May I Have a Seat, Please?

by Min Li Chan

Wandering the streets of Hong Kong, you'd be hard-pressed to find public seating on the sidewalks, especially when you're meant to be going somewhere or doing something in this vibrant, relentless city. On weekends, communities of domestic helpers create their own makeshift Sunday seats — a transient sprawl of living rooms, if you will — on the floors of plazas. These are demarcated by cardboard boxes for walls, picnic cloths and household paraphernalia.

When I set out to The Creators Project in San Francisco this weekend, my mind couldn't help but hop across the Pacific to the memory of my fatigued muscles, aching for a sanctioned surface to sit on in Hong Kong. Just outside the venue at Fort Mason, a complex of renovated military buildings, seats were not only in abundance, but also part of an oeuvre of public art in the form of functional urban sculptures: If you were tired from meandering through the weekend's extraordinary exhibition of technology and art, you could settle into a seat nearby.

One appeared to levitate.

Source: Min Li Chan

Another embodied the struggle to rise up from detritus and scale a wall.

Source: Min Li Chan

Sitting, as a physical act that is at once mobile and stationary, has had a fascinating place in the history of cities: from Rosa Parks refusing to give up her seat on the bus, to petitions for the right to sit on sidewalks. Today, urban environments almost demand shared public spaces and public seating — where there is bustle, it seems inhuman to deny the possibility of taking a moment's pause. San Francisco's recent "Pavements to Parks" initiative transforms wide, unused zones of streets and public rights-of-way (which make up 25 percent of the city's land area) into mini-parks, or "parklets." As San Francisco Great Streets Project reports:
Parklets offer a unique opportunity to widen a sidewalk, providing public space for people to sit and relax. Parklets do this by building out a platform into two or three parking spots so that the grade of the sidewalk gets carried out into the parking lane. On the platform, some combination of benches, planters, landscaping, bike parking and tables and chairs (in certain locations) all come together to provide a welcoming new public space.

Source: Inhabitat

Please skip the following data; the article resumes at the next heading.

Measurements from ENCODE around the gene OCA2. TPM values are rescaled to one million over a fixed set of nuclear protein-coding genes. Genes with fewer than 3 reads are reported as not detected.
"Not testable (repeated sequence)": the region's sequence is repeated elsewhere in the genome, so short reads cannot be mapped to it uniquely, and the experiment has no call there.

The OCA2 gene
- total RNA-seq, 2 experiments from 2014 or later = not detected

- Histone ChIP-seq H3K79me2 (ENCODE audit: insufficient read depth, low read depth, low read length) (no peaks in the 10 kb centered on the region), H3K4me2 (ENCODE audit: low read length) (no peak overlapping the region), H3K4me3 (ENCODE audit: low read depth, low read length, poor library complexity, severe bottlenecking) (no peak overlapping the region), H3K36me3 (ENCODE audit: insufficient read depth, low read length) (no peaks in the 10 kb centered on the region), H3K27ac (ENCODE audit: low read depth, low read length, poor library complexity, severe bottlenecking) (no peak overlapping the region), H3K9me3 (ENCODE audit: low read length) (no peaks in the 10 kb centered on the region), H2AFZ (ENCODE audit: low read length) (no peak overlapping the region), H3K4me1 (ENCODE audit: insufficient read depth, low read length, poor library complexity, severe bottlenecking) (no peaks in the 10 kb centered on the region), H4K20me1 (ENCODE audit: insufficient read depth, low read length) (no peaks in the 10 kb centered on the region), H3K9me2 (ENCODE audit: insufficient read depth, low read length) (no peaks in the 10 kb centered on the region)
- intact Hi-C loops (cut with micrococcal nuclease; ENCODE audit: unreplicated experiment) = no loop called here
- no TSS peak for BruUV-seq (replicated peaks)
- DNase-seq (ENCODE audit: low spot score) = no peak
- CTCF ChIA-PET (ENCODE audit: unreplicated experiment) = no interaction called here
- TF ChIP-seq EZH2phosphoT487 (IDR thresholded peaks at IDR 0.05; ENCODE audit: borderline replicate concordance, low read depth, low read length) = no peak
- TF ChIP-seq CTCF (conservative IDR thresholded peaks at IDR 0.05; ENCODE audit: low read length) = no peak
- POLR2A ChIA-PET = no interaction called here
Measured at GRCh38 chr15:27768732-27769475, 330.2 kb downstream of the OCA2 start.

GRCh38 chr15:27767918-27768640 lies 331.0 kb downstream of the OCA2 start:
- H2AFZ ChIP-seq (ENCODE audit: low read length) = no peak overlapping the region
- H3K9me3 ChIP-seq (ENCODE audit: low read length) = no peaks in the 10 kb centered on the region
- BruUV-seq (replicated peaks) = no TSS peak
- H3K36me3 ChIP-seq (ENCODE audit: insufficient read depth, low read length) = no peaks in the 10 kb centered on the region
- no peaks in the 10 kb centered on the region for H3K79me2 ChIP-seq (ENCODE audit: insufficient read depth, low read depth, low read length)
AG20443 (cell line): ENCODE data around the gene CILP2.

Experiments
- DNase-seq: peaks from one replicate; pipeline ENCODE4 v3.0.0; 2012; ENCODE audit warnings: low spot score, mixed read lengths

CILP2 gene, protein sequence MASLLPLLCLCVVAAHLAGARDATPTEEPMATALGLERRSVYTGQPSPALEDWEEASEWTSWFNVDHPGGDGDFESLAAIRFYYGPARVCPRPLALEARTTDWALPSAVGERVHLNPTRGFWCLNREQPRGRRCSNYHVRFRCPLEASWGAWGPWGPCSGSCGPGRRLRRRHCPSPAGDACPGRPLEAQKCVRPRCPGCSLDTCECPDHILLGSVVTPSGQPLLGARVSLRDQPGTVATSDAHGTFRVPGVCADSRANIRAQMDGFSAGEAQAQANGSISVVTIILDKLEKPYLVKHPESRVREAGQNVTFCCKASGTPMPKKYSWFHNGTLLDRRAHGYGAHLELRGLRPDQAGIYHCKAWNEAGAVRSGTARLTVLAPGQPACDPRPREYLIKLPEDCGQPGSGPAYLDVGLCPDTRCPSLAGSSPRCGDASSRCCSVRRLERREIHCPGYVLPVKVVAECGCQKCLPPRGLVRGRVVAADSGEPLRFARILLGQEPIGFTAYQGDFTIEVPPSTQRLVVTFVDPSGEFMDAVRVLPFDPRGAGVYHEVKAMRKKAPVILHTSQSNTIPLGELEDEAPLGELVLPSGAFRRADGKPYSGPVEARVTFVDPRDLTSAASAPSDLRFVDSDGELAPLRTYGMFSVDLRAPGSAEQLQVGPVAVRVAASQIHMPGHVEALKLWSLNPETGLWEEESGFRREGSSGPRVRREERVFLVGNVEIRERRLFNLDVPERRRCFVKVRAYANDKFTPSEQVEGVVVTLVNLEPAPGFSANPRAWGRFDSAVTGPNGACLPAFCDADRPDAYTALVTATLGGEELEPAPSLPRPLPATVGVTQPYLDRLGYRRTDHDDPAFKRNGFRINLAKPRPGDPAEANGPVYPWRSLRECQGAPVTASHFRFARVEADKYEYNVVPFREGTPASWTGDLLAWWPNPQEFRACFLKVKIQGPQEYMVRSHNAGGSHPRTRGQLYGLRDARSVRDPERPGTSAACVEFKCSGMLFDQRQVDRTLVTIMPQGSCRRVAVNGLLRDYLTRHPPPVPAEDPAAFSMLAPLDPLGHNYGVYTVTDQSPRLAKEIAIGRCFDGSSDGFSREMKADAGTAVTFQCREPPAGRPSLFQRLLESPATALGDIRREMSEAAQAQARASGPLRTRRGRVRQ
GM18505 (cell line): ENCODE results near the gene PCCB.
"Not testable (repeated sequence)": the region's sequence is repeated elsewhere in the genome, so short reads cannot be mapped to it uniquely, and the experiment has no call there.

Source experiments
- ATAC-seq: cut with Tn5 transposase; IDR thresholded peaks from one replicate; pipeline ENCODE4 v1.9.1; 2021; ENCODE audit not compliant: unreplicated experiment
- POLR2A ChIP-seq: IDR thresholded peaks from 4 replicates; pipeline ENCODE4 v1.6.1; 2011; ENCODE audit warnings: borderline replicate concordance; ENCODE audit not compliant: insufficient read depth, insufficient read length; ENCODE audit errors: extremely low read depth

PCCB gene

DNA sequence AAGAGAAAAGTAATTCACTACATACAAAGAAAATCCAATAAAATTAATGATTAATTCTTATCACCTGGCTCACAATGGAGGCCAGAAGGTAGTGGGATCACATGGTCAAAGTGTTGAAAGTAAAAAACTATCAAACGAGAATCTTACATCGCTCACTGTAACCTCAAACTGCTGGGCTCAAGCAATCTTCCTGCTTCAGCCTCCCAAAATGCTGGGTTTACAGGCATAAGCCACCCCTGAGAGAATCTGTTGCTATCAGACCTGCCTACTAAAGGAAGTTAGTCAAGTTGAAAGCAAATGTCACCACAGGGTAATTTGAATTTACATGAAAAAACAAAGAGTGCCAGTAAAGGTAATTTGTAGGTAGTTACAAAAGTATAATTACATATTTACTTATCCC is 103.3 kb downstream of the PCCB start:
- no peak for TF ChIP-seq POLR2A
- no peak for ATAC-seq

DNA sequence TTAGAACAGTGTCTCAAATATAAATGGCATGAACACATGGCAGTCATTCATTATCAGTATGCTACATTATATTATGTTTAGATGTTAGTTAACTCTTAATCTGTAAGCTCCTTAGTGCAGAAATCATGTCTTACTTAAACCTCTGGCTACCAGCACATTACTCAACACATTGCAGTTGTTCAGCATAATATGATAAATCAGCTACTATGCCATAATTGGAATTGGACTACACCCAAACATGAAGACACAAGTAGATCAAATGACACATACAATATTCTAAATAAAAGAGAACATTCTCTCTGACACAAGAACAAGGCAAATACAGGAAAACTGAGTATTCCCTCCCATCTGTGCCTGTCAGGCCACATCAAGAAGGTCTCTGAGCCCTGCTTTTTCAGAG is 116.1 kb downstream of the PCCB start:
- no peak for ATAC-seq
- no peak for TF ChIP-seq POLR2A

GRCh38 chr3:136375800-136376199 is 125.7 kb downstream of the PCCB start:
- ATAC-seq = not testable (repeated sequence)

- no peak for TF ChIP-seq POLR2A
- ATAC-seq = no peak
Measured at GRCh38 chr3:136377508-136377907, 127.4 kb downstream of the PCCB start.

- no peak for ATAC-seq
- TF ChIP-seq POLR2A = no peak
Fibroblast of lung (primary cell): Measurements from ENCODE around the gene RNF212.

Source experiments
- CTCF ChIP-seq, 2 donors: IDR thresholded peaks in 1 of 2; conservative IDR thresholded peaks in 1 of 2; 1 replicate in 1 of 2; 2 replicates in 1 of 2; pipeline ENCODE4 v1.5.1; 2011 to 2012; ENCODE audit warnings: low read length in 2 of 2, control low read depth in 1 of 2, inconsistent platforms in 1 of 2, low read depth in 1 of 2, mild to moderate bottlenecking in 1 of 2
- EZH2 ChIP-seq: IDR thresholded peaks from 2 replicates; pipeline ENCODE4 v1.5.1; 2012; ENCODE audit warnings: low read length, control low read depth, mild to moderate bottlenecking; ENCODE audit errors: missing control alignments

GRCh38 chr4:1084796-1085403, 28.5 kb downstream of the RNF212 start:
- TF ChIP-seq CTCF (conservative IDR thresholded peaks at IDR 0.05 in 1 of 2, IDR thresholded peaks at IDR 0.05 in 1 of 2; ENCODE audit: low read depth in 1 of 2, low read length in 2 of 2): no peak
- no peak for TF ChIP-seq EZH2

Parklets with seating could be a welcome addition to streets in Hong Kong and other cities, creating restful, social and entertaining public space for residents and visitors alike.

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  1. on those lines Violet´s Walk is anise project to watch.

  2. UN-Habitat Governing Council at its 23 meeting 2011 adopted a resolution (23/4) on the importance of public space. UN-Habitat is urged to advance the agenda on place-making and public spaces in a way that will consolidate local and international approaches to creating inclusive cities, enhance the knowledge of UN-Habitat partners and local authorities of place-making, public spaces and the quality of urban life and facilitate and implement exchange, cooperation and research between partners working in this field. The World Urban Forum IV to be held in Naples 1 - 6 September 2012 will among other issues discuss place-making and Public Space.

  3. The current initiative taking place in San Francisco through the Green Streets Project contrasts greatly with neighboring cities like Los Angeles and Venice which have many unwelcoming policies. Mike Davis addresses the “mean streets” in Los Angeles that have small benches on which individuals can barely sit, let alone lie down. These benches were strictly made to prevent homeless individuals from using them and are privatizing public space by dictating who can sit there. In his 2012 book, Venice, Andrew Deener illustrates the amount of privatization happening in various gentrified areas of Venice. This privatization leaves many homeless people with no place to go, even when there is “public” space all around.
    The fact that the government in San Francisco has instituted various “parklets” with artsy pedestrian seating illustrates that public space is supposed to be open for everyone. However, it is important to note that at the end of this article it explicitly states that the parklets would be great for residents and visitors. Since the homeless do not directly participate in the real estate market by owning homes in the area, I am curious as to whether they would be considered “worthy” of sitting in these parklets.
    This relates to the larger question of who monitors this public space. By regulating this space the government may actually be privatizing the area which could lead to a dispute over the kind of people who frequent these parklets. Also the neighborhoods around these parklets may want more control of the area around their homes. This shows that the concept of public space is extremely vague in that even though these spaces seem to be made for the public, they are not entirely inclusive.


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